JERUSALEM (Reuters) - U.S. diplomats assessed Jewish settlement activity at an Israeli-occupied district near Jerusalem on Friday, in a public signal of greater activism by the Obama administration in the Israeli-Palestinian conflict.
A spokeswoman for the U.S. consulate in Jerusalem, Micaela Schweitzer-Bluhm, confirmed the visit took place “as part of our ongoing observation activities in the area,” which Israel sees as a critical link between Jerusalem and the sprawling settlement of Maale Adumim.
Palestinians say building in what Israel calls E1, an area of occupied land between Jerusalem and the Dead Sea, would deny them a viable state by cutting the West Bank in two and isolating Arab East Jerusalem, which they want as their capital.
An assessment of Israeli activities, prepared by the diplomats, will be sent to Washington.
The visit comes just days before Benjamin Netanyahu takes over as Israeli prime minister with a coalition government dominated by right-wing and Jewish Orthodox religious parties who advocate settlement building on occupied land.
Avigdor Lieberman, an ultranationalist who is slated to become Netanyahu’s foreign minister, lives in a small settlement near Maale Adumim and advocates a hard line on annexing parts of the West Bank to Israel if a Palestinian state is ever created.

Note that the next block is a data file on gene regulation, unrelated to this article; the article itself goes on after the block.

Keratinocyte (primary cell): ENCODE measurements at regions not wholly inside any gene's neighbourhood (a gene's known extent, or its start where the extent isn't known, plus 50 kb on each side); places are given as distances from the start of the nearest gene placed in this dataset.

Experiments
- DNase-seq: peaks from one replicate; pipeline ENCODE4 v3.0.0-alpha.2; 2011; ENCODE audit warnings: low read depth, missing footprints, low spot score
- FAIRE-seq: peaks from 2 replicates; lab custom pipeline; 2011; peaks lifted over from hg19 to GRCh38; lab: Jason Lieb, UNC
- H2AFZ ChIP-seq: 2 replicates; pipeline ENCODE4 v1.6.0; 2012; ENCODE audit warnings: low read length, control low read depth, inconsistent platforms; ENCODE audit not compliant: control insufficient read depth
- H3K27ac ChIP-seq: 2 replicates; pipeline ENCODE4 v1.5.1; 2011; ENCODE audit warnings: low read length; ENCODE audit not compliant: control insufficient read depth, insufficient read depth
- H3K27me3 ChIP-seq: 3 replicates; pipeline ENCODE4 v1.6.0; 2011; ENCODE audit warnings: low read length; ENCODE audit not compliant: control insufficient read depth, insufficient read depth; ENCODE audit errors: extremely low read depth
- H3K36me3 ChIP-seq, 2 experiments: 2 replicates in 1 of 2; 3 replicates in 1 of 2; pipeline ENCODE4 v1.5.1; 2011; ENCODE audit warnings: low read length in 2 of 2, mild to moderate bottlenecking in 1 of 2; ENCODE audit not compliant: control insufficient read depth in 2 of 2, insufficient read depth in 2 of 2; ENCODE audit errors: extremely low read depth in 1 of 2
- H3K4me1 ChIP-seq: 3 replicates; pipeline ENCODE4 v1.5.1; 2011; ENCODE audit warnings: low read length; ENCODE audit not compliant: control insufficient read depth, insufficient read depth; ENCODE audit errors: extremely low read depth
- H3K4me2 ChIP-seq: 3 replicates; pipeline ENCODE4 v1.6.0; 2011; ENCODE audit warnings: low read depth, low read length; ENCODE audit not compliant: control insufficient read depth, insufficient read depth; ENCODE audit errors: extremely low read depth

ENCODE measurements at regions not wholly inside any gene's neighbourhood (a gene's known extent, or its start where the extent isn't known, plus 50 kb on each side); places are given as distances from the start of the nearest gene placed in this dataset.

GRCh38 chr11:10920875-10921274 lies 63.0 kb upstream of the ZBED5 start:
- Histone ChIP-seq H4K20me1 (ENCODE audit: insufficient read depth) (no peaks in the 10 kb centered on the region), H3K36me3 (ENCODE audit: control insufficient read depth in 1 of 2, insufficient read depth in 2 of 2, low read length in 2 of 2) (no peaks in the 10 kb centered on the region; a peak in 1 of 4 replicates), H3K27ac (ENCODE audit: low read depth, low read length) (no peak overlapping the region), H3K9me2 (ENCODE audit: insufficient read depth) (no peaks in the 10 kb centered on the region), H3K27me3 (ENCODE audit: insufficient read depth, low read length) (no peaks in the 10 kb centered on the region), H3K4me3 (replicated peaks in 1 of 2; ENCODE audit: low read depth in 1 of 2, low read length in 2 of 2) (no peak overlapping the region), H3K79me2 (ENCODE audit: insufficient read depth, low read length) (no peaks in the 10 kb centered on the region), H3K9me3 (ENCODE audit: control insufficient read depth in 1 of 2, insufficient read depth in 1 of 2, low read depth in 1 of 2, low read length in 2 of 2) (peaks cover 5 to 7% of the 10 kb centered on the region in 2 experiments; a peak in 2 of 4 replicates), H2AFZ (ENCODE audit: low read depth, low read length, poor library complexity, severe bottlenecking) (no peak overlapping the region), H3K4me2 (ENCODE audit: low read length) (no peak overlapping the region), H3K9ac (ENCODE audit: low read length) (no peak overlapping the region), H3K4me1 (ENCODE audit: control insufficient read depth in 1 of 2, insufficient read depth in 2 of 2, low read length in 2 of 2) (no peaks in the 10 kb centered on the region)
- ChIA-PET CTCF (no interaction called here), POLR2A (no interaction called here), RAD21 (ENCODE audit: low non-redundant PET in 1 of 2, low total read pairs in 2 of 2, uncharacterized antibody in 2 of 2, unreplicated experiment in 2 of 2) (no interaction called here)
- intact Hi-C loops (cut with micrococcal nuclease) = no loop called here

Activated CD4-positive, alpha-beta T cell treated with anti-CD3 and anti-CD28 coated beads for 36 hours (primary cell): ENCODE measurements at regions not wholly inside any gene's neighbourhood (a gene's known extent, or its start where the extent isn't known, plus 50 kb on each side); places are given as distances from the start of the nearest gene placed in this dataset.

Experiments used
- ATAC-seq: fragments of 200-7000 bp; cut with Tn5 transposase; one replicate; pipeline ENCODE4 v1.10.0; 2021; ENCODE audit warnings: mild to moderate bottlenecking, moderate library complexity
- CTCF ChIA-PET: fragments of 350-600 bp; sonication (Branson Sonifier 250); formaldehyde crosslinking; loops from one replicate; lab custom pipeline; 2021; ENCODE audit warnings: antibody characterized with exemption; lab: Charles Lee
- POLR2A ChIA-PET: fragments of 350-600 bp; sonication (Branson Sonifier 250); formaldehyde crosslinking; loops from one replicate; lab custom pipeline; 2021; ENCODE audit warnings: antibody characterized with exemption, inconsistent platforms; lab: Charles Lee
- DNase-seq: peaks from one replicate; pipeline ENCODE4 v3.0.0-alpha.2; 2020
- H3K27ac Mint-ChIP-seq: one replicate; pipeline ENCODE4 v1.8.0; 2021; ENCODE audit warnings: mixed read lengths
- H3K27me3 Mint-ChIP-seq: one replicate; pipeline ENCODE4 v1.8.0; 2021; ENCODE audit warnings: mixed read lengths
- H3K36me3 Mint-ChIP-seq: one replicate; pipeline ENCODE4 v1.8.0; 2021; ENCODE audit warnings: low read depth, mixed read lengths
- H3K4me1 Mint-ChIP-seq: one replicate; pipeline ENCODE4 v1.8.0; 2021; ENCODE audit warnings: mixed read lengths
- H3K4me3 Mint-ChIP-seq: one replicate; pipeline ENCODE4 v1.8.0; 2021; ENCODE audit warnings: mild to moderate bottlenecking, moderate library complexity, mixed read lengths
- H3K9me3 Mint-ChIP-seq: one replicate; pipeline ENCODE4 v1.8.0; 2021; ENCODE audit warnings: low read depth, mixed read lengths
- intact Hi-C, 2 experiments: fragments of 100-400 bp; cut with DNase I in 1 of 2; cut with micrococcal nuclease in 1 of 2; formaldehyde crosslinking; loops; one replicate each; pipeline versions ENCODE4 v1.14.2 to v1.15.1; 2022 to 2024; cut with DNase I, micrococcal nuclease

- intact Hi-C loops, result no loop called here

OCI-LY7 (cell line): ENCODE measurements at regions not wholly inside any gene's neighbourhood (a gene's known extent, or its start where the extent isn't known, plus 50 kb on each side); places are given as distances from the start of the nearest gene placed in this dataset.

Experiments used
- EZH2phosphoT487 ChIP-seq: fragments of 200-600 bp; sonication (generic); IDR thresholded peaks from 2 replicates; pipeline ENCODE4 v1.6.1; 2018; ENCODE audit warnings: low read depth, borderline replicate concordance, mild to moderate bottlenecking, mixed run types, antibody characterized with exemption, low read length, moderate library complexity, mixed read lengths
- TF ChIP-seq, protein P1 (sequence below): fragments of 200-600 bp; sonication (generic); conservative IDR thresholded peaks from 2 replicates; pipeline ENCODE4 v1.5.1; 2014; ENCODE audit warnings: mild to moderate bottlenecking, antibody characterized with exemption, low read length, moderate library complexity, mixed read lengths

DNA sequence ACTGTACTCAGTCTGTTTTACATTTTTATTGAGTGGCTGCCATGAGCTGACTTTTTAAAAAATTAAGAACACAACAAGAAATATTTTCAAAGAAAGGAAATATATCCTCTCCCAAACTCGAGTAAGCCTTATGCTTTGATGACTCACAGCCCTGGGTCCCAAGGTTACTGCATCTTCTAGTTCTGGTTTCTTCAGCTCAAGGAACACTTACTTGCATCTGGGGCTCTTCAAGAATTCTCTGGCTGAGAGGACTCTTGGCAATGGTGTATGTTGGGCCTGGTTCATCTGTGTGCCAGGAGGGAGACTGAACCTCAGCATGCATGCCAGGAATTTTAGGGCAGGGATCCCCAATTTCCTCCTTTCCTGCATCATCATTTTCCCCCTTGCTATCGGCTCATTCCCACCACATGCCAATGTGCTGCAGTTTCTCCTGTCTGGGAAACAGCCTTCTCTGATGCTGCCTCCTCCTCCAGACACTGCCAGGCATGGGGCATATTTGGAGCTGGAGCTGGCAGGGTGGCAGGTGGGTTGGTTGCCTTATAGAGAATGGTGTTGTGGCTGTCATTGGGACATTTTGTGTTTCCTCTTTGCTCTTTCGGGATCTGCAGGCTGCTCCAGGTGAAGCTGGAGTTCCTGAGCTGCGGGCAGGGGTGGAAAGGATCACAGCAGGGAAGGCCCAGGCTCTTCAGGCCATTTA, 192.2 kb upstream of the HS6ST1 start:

Western diplomats said Israeli building in E1 could become a major source of tension with Netanyahu, who has shied away from endorsing the U.S.-backed goal of creating a Palestinian state in the West Bank and Gaza Strip, alongside Israel.
According to Israeli political sources, Netanyahu’s hawkish Likud party agreed in coalition talks with Lieberman’s Yisrael Beiteinu to the construction of some 3,000 housing units in E1.
Palestinian negotiator Saeb Erekat urged U.S. President Barack Obama to intervene with Israel to prevent any construction from going forward, calling it the “last nail in the coffin for peacemaking.”
The long-stalled peace “road map,” monitored by the United States, calls on Israel to halt all settlement activity, and for the Palestinians to rein in militants.
Israel froze most of its activities in E1 under pressure from the administration of President George W. Bush.
Hagit Ofran of the Israeli Peace Now organization, which tracks settlement growth, said the Obama administration was concerned about future building plans under Netanyahu.
She said Friday’s visit was “a signal to say to the new Israeli government that the Americans are interested in what’s going on the ground and that they don’t want to see the Israelis constructing in E1.”
U.S. diplomats frequently visit East Jerusalem and the West Bank to monitor Israeli settlement building, but such visits are rarely public.
“We keep track of all developments in the West Bank and Jerusalem on an ongoing basis and report regularly to Washington,” Schweitzer-Bluhm said.
In addition to Friday’s visit to E1, the Obama administration has lobbied Israel to remove restrictions on aid shipments to the Hamas-ruled Gaza Strip and has criticized the demolition of Palestinian homes in East Jerusalem.
Editing by Alastair Macdonald and Dominic Evans